After my series on the parables, I found I was drawn to look into the miracles of Jesus in the Gospels. I have never studied the mighty works of Jesus as a focused effort before and am looking forward to finding nuggets of truth that we can be encouraged by.
I have provided a general introduction, with an opportunity to download two files for your reference in my initial post Signs and Mighty Works of Jesus – Introduction. I found that the format I used for the parable posts were useful to keep me on track, and will continue to use them for this series, with some minor tweaks. With that said, let’s take a look at
Jesus Casts Demons into a Herd of Pigs
And when he came to the other side, to the country of the Gadarenes, two demon-possessed men met him, coming out of the tombs, so fierce that no one could pass that way. And behold, they cried out, “What have you to do with us, O Son of God? Have you come here to torment us before the time?” Now a herd of many pigs was feeding at some distance from them. And the demons begged him, saying, “If you cast us out, send us away into the herd of pigs.” And he said to them, “Go.” So they came out and went into the pigs, and behold, the whole herd rushed down the steep bank into the sea and drowned in the waters. The herdsmen fled, and going into the city they told everything, especially what had happened to the demon-possessed men.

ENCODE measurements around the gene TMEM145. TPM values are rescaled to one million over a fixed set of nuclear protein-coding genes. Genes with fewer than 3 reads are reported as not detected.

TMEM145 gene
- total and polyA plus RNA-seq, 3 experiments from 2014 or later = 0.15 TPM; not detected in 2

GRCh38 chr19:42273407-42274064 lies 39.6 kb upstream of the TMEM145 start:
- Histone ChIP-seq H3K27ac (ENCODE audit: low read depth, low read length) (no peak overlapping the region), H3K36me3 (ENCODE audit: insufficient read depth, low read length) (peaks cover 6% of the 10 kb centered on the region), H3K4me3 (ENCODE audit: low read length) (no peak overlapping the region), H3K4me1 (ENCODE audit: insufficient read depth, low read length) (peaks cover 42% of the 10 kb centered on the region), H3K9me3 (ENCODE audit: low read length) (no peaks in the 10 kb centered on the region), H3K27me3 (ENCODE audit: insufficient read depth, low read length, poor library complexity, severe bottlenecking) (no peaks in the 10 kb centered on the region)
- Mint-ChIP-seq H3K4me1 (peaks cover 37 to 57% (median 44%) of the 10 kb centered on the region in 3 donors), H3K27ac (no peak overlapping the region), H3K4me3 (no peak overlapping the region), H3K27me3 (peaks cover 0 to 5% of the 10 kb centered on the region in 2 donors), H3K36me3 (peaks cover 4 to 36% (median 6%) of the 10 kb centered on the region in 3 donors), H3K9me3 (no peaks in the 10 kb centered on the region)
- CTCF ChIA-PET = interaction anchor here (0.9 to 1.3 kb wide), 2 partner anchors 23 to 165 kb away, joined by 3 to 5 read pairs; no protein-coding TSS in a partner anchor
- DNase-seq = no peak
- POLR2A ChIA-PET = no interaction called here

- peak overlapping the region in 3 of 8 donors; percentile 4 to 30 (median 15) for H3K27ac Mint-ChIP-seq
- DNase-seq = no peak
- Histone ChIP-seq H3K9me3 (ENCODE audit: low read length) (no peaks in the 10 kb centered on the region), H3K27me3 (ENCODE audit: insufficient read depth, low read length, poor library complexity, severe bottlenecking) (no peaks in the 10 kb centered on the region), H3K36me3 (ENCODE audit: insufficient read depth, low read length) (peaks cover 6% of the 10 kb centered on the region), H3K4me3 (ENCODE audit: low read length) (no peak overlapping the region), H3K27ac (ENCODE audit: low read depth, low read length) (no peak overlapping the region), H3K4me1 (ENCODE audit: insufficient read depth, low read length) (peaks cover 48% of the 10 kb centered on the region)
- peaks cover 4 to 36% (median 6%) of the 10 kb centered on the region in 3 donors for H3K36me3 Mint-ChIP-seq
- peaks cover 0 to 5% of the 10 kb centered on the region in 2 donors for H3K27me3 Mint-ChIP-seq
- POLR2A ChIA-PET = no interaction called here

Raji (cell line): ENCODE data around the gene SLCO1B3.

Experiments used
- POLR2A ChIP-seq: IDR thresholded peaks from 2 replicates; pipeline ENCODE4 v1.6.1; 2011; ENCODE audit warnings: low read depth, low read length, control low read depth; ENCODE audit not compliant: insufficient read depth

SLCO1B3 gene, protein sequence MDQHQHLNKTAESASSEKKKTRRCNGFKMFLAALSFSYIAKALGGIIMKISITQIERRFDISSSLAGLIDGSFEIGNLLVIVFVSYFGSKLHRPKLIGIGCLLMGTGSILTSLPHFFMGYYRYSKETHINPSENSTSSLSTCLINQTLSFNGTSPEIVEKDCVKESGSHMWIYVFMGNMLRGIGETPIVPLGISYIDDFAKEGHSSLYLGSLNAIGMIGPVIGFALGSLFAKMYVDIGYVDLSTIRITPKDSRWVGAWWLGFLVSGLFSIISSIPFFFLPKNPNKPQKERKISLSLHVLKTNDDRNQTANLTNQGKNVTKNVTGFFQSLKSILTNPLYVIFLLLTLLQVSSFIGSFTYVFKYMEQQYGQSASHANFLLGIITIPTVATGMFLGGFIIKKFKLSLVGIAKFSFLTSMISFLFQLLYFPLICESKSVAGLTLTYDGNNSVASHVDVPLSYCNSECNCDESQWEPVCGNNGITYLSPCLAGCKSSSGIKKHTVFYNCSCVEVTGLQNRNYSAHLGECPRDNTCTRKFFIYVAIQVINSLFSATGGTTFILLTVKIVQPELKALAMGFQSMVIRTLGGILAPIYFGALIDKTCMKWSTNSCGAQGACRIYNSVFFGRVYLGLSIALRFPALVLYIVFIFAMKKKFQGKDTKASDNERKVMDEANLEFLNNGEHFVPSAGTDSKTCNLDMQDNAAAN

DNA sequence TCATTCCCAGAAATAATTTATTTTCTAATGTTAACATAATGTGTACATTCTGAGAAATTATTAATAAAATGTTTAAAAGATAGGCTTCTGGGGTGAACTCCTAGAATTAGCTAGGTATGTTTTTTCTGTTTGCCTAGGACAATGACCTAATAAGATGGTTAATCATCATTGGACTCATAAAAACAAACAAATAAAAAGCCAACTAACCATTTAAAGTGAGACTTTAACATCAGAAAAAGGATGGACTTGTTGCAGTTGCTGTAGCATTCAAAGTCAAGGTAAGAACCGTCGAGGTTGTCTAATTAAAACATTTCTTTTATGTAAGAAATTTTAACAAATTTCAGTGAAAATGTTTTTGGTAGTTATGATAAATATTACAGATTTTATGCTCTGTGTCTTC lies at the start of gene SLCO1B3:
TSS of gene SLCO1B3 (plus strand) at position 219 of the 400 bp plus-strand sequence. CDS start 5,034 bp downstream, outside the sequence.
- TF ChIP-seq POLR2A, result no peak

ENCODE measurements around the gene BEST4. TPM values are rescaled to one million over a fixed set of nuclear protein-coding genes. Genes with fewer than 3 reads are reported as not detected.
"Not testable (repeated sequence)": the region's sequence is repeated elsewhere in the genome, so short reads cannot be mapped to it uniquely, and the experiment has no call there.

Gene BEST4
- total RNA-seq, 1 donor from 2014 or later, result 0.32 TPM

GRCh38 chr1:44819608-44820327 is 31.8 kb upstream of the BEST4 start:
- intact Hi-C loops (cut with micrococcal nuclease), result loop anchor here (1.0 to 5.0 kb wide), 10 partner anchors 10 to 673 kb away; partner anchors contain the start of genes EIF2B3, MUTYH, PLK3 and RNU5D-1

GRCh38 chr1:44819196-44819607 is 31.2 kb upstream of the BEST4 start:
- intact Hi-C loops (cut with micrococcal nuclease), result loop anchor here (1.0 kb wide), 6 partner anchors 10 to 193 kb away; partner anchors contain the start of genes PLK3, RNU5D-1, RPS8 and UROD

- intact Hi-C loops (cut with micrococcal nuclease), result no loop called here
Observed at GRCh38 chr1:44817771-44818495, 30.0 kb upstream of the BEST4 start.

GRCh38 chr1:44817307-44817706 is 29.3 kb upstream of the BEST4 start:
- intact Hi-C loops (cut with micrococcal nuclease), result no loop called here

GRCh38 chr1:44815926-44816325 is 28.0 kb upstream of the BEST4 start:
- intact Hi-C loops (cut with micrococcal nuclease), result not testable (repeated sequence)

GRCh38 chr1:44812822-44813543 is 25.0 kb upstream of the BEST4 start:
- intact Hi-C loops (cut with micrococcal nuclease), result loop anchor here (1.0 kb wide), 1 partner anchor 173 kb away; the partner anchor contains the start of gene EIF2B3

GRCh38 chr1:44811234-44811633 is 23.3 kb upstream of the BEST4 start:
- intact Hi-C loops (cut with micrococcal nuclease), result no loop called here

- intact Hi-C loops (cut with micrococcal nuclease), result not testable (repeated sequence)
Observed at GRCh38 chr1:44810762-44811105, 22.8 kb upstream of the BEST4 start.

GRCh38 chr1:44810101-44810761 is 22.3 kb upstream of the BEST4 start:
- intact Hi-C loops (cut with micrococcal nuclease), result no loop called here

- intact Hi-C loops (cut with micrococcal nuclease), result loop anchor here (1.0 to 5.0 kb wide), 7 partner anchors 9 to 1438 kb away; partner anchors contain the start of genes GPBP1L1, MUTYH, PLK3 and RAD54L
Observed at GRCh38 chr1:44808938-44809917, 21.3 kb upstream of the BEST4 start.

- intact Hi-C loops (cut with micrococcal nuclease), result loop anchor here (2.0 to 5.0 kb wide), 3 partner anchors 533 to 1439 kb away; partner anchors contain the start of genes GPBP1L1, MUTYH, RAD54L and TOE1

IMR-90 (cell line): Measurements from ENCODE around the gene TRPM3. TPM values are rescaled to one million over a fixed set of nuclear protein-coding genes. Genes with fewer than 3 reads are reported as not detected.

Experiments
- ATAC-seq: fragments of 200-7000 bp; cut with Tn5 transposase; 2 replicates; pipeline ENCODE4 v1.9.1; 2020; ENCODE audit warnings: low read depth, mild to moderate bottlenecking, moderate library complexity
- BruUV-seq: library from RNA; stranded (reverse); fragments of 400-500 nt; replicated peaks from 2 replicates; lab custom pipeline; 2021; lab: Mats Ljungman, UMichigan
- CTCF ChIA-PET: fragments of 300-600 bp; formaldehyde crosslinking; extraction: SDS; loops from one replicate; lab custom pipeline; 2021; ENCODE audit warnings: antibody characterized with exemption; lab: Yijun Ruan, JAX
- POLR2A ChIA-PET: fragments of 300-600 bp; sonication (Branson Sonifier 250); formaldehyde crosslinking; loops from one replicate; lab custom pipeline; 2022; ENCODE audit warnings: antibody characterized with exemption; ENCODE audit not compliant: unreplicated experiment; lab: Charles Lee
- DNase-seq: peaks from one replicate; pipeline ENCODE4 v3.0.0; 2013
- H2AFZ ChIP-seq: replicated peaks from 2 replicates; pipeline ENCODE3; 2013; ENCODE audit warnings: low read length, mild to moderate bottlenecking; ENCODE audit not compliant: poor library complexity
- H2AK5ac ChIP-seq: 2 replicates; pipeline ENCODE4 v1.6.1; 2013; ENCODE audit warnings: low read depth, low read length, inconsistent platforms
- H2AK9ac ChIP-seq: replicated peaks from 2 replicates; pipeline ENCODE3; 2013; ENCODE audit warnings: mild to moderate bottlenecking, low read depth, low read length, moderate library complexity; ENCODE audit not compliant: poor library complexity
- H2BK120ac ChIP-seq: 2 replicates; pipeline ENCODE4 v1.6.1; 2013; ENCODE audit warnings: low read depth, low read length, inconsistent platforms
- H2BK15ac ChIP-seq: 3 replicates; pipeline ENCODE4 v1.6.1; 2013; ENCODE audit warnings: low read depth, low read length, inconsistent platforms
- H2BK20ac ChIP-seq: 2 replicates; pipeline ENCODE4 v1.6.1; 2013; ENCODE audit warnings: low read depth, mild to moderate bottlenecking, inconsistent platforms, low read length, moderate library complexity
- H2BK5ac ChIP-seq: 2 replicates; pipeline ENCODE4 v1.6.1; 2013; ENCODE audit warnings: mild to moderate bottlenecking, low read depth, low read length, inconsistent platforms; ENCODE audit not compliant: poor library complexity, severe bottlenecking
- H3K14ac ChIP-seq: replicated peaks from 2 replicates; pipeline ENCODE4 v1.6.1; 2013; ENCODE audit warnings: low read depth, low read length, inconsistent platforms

They came to the other side of the sea, to the country of the Gerasenes. And when Jesus had stepped out of the boat, immediately there met him out of the tombs a man with an unclean spirit. He lived among the tombs. And no one could bind him anymore, not even with a chain, for he had often been bound with shackles and chains, but he wrenched the chains apart, and he broke the shackles in pieces. No one had the strength to subdue him. Night and day among the tombs and on the mountains he was always crying out and cutting himself with stones. And when he saw Jesus from afar, he ran and fell down before him. And crying out with a loud voice, he said, “What have you to do with me, Jesus, Son of the Most High God? I adjure you by God, do not torment me.” For he was saying to him, “Come out of the man, you unclean spirit!” And Jesus asked him, “What is your name?” He replied, “My name is Legion, for we are many.” And he begged him earnestly not to send them out of the country. Now a great herd of pigs was feeding there on the hillside, and they begged him, saying, “Send us to the pigs; let us enter them.” So he gave them permission. And the unclean spirits came out and entered the pigs; and the herd, numbering about two thousand, rushed down the steep bank into the sea and drowned in the sea. The herdsmen fled and told it in the city and in the country. And people came to see what it was that had happened. And they came to Jesus and saw the demon-possessed man, the one who had had the legion, sitting there, clothed and in his right mind, and they were afraid. And those who had seen it described to them what had happened to the demon-possessed man and to the pigs. And they began to beg Jesus to depart from their region. As he was getting into the boat, the man who had been possessed with demons begged him that he might be with him. And he did not permit him but said to him, “Go home to your friends and tell them how much the Lord has done for you, and how he has had mercy on you.” And he went away and began to proclaim in the Decapolis how much Jesus had done for him, and everyone marveled.